Fingerprints lifted from a pistol confiscated from Colonel (Retired) Mohamed Nazim’s residence did not match the former defence minister’s print, Nazim’s legal team has revealed.
At a press briefing this afternoon, Nazim’s lawyer, Maumoon Hameed, explained that a police forensic report shared with defence lawyers stated that “latent prints” from the weapon did not match either Nazim or any of his family members.
“This proves that their evidence has no connection to Colonel Mohamed Nazim,” Hameed contended.
Nazim is currently on trial on charges of illegal weapons possession after police raided his apartment on January 18 and discovered a pistol and three bullets in a bedside drawer. Nazim was subsequently dismissed from the cabinet and arrested on additional charges of treason and terrorism.
Hameed noted that the fingerprints must belong to a “third party” but police have not made any attempt to identify the source of the prints during the investigation after receiving the forensic report on January 20.
Police hastily concluded the investigation on February 9 and forwarded the case to the Prosecutor General’s (PG) office, Hameed added.
Police have so far not responded to requests for an independent forensic examination of the evidence and other information relating to the case, he noted.
In a statement last month, police denied allegations made by Nazim’s legal team that police planted the pistol in the then-defence minister’s apartment to “frame” him, insisting that “nothing was done in violation of procedures, regulations and laws in the investigation of the case.”
Jumhooree Party MP Abdulla Riyaz, a former police commissioner and member of Nazim’s legal team, meanwhile questioned why police did not take video footage of the “forced entry” and midnight raid on January 18.
Riyaz also alleged that police did not take fingerprints from Nazim’s bedside drawer.
Riyaz urged President Abdulla Yameen to initiate an independent inquiry into the incident, contending that Nazim should be immediately released in light of the forensic evidence.
Riyaz reiterated that Nazim was being “framed” by political rivals to “destroy his political career,” adding that Nazim’s “unlawful arrest” would be investigated “some day” in the future.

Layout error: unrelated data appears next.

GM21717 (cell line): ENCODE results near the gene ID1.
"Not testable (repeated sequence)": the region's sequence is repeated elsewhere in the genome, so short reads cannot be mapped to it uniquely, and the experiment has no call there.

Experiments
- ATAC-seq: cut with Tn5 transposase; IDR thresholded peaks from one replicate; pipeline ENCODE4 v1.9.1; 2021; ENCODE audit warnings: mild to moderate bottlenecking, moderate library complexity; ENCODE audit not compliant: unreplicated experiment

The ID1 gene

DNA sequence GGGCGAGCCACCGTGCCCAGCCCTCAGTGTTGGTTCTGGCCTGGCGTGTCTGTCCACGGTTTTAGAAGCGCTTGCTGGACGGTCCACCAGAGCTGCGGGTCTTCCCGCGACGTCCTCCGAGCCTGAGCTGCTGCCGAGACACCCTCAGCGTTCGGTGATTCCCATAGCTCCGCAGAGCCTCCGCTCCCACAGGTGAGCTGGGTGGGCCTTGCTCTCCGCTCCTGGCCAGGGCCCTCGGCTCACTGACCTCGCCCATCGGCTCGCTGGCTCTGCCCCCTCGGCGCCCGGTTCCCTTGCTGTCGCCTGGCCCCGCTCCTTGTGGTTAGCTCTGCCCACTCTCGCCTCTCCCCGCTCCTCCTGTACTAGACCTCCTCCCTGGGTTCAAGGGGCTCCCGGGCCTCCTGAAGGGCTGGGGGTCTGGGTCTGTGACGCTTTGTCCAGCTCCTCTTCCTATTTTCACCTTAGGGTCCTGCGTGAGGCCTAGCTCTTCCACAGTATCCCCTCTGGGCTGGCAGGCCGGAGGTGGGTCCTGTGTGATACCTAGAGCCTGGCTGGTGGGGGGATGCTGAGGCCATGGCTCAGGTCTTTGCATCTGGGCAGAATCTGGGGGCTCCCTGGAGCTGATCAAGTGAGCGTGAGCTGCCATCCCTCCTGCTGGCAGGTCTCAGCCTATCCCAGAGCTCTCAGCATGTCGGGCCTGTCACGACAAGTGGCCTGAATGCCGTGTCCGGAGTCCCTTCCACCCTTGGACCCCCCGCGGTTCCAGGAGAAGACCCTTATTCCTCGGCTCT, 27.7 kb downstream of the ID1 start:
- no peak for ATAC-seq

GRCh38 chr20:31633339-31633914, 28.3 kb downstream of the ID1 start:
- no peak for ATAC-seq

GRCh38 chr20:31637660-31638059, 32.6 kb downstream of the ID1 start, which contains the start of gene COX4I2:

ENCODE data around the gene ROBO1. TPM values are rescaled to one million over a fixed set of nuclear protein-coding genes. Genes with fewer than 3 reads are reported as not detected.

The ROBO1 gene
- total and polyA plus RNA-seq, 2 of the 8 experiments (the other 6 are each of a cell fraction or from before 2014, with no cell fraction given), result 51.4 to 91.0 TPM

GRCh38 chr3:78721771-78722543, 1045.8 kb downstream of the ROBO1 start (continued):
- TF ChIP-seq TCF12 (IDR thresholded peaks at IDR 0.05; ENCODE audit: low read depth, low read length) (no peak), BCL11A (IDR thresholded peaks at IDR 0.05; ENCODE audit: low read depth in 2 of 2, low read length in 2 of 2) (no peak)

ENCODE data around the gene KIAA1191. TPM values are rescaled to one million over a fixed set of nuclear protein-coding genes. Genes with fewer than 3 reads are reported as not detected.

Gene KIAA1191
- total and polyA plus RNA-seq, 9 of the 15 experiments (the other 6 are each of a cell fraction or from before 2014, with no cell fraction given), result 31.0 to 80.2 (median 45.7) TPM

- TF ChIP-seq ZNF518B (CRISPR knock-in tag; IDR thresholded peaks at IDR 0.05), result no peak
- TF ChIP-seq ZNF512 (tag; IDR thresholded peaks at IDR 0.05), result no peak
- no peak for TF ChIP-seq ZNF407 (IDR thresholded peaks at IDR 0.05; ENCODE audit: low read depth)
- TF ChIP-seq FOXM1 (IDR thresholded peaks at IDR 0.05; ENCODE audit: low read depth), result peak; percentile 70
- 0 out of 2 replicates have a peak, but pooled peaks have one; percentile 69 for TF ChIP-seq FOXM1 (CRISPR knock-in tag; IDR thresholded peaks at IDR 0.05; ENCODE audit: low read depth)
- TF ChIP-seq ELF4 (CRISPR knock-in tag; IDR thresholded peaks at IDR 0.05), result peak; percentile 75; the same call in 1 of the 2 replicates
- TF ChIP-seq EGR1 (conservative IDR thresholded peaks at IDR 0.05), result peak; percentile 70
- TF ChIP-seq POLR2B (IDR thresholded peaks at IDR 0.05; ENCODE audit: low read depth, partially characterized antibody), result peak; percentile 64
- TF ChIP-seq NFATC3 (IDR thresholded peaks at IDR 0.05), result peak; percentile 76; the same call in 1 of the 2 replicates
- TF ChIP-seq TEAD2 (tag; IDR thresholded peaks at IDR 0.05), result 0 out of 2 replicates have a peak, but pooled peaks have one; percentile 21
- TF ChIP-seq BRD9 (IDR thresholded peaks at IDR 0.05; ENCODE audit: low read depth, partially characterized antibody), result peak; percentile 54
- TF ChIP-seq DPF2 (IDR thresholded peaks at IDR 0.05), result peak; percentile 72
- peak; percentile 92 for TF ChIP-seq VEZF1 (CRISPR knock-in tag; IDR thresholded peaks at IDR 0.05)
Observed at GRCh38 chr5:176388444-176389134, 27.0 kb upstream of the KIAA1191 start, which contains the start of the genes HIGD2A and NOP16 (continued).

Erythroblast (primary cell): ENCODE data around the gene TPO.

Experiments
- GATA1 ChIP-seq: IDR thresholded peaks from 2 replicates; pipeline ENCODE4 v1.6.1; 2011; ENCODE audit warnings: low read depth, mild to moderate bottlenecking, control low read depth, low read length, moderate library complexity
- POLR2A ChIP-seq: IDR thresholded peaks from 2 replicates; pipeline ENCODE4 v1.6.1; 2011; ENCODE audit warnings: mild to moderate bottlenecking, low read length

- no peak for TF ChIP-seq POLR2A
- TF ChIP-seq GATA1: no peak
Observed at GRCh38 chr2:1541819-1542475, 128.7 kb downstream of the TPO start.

Adhaalath Party Spokesperson Imran Zahir expressed concern over “obstacles to a free and fair trial” for Nazim due to several irregularities in the trial.
Zahir called on the PG office and Judicial Service Commission (JSC) to arrange for an open and public trial at a larger venue as only six members of the public were allowed into the Criminal Court to observe proceedings.
While Nazim has offered to bear the expense for a public trial at the Dharubaaruge Convention Center in Malé if the state was unable to do so, judges refused the request at a hearing earlier this week.
At this week’s hearing of Nazim’s trial on illegal weapons possession, lawyers objected to witness statements from 13 anonymised police officers submitted by the prosecution.
Noting that the PG office has redacted the names of the witnesses as well as other details, Hameed said defence lawyers could neither rebut nor impeach anonymous witnesses as it would be impossible to determine if the officers had in fact been present on the scene during the raid.
The state prosectors’ claim that anonymising the police witnesses to ensure their safety was not a reasonable justification without establishing that either Nazim, his family, or supporters have threatened or intimidated witnesses.
The justification was “laughable” as police have said the SWAT team officers involved in the raid were the most highly-trained in the force, he added.
Hameed questioned the officers’ training “if any of them are trembling with fear of Colonel Nazim, or his wife”, adding that it was more likely that they want to remain anonymous to “impede assessment” of their testimony.
Moreover, police and military officers have openly testified at former President Mohamed Nasheed’s trial, Hameed noted, adding that the opposition leader has the support of 45 percent of the electorate.
Hameed accused PG Muhthaz Muhsin of dereliction of duty and failing to protect Nazim’s fundamental rights.
At a High Court hearing on the legitimacy of the search warrant authorising the raid, Hameed said the PG office suggested that the Criminal Court should rule on the legality of the warrant during the trial and the High Court had concurred.
However, Hameed said prosecutors remained silent when Nazim’s lawyers raised the issue at this week’s Criminal Court hearing, after which Judge Yoosuf Abdul Bari Yousuf had said the defence’s request had been noted and asked Hameed to speak on the evidence itself.
“This goes to show that the Prosecutor General does not want to afford these rights. It shows that the Prosecutor General is attempting to impede Colonel Mohamed Nazim from raising these legal points. We note our concern over this and appeal to [PG] not to act like this,” he said.
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